Are home alarms needed if locks and bolts are there?
How Home Security Systems Impede Burglars Plus Attackers
Having the good sense to lock all the doors and windows at night and before leaving the house is never going out of style. Double locks, deadbolts and door braces are here to stay. However, home security systems operate on the notion that being able to avert a burglar and obstruct his entry might not suffice. After all, the presence of a live, thinking criminal at the door changes the situation entirely.
Certainly, a home alarm is intended first and foremost to deter a forced entry. Typically, any of motion, heat or vibration can trigger the electronic device into alarming. The loud sound is enough to make trespassers scamper away, lest they be exposed and caught, but is this alarming a redundancy? Are home alarms needed if locks and bolts are there in place already?
When a burglar alarm rings out, it does not only drive the burglar away but also reveals the would-be victim’s predicament and location. The same conspicuous sound attracts the attention of people within earshot, and will compel some to help and call the police.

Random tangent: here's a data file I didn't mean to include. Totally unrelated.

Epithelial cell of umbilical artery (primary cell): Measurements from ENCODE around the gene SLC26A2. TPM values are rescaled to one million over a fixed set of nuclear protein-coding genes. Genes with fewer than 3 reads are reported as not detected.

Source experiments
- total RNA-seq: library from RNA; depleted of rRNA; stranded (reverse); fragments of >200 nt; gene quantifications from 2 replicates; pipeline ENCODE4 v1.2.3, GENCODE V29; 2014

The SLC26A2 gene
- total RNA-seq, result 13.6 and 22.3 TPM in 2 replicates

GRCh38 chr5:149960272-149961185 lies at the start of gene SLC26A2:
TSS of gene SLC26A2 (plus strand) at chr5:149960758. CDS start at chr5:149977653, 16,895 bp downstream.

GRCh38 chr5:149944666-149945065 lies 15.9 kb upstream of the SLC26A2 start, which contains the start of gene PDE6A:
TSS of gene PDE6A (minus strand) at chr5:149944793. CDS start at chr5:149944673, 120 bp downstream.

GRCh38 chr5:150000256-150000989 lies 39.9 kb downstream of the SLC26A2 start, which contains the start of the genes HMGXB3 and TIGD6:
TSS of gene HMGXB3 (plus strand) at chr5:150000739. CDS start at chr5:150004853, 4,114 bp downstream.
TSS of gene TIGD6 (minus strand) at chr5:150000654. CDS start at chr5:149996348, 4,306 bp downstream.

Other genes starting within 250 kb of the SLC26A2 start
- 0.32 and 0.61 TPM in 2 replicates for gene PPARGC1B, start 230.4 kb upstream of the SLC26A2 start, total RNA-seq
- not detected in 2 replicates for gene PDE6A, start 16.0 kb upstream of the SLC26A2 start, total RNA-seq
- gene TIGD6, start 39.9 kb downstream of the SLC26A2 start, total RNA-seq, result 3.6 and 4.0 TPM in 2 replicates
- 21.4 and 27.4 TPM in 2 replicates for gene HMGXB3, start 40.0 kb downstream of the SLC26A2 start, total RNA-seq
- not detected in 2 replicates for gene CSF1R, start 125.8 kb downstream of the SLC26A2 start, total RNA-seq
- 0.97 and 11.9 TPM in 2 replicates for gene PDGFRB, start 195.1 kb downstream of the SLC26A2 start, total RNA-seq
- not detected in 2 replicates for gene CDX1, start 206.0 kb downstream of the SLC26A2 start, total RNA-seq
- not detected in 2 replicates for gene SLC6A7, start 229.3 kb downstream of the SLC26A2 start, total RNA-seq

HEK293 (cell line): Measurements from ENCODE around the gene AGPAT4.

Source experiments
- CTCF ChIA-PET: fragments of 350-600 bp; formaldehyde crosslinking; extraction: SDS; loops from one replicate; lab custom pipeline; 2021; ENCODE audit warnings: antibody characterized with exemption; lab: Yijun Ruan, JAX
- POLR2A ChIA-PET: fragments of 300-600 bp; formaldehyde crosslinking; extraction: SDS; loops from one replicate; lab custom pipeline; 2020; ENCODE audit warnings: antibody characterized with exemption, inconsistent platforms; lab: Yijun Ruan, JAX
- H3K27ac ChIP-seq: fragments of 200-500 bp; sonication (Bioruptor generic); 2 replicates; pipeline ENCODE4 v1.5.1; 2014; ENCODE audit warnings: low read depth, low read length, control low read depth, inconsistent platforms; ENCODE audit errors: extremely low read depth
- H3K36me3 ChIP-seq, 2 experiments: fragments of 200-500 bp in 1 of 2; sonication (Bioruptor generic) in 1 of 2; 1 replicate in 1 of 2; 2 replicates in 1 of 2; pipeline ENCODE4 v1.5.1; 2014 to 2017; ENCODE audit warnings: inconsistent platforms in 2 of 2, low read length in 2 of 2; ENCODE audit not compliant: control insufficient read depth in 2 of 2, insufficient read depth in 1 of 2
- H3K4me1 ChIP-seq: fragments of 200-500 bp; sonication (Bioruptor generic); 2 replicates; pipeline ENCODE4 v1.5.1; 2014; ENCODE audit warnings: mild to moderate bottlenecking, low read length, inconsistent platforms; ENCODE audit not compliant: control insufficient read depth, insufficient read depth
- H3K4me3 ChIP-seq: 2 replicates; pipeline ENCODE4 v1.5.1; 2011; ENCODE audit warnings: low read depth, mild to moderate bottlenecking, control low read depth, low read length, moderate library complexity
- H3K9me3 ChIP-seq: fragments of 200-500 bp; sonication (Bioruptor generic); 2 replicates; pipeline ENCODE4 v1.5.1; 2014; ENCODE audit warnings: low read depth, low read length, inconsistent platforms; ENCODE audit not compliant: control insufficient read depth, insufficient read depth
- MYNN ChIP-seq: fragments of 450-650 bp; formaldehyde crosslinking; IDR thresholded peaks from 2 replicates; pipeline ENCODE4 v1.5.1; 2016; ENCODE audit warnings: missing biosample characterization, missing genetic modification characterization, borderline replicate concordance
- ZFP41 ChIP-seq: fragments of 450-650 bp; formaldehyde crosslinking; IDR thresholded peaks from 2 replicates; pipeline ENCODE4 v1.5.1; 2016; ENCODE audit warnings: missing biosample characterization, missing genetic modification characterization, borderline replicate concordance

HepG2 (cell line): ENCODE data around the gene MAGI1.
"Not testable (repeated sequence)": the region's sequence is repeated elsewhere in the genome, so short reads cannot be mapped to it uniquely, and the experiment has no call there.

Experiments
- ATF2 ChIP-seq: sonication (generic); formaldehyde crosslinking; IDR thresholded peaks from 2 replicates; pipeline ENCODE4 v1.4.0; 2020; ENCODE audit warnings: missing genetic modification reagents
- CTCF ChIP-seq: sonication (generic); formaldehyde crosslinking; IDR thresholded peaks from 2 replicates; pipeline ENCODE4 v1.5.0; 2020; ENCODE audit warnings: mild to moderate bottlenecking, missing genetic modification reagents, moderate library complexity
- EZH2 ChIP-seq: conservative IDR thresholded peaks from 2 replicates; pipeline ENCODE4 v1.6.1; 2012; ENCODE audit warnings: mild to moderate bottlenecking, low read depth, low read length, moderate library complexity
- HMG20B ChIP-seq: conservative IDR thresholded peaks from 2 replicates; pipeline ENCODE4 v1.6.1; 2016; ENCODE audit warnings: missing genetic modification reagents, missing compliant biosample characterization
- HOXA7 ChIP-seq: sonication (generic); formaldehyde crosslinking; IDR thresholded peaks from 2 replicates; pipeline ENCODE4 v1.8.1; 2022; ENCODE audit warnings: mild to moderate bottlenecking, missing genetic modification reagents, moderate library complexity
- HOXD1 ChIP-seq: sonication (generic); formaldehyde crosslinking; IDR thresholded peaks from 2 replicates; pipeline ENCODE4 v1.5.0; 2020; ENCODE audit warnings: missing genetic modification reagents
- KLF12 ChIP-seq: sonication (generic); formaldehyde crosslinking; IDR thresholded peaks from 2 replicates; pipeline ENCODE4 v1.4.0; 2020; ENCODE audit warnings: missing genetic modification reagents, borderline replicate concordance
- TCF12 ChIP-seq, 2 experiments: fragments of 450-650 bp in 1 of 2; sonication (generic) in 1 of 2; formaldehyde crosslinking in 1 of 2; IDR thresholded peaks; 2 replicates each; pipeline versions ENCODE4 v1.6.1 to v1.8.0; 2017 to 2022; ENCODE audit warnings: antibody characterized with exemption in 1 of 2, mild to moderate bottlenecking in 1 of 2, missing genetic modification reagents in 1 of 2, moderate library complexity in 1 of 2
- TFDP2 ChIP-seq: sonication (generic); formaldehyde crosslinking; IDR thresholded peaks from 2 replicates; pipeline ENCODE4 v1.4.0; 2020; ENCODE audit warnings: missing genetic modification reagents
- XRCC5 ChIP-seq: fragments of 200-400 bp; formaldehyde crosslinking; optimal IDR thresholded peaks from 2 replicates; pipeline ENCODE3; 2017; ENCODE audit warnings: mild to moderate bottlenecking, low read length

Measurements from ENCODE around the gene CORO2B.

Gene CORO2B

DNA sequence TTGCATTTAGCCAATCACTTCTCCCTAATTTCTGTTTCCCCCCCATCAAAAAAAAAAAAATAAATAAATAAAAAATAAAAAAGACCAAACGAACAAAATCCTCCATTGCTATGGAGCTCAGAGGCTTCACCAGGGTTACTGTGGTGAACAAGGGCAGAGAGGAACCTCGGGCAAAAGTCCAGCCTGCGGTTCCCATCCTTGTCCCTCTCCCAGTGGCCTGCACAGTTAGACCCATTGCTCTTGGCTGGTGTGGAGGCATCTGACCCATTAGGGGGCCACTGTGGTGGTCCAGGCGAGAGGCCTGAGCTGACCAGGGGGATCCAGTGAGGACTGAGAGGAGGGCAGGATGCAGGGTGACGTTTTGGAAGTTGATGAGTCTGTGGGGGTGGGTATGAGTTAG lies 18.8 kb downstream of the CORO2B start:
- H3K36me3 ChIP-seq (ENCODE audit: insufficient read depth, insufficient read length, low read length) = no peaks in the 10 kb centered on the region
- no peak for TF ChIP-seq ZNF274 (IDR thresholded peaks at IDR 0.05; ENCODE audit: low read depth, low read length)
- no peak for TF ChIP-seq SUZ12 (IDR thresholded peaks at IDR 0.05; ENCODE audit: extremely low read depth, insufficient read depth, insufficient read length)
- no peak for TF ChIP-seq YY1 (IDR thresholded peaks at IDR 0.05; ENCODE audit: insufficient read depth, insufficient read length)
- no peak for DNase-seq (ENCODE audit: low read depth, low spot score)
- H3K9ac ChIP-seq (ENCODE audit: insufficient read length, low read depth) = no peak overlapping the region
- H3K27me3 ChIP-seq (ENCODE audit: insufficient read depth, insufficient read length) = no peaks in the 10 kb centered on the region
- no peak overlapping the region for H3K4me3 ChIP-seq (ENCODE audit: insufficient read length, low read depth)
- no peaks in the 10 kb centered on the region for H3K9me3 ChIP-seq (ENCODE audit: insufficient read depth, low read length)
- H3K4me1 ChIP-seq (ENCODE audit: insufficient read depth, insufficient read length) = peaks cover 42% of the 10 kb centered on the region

In addition, many home alarm systems do more than make noise and defend doors and windows. A PIR alarm uses a passive infrared system to cover rooms rather than entry points. Likewise, motion detector alarms protect expansive areas. Besides entry alarms, home alarms encompass drawer alarms, laptop alarms, pool alarms, driveway alarms and glass breakage alarms.
A wireless security system with an auto dialer and a microphone can be triggered to call a series of preset phone numbers to disclose a potential break-in and provide response options. You could program 911 in or the local police hotline, or your own number so as to ward off the intruder from a safe distance.
A voice alert is an annunciator system using one’s own recorded messages in place of an alarm. A barking dog alarm creates the illusion of there being a guard dog at home. Plus, home security systems include surveillance cameras for collecting video evidence of crime.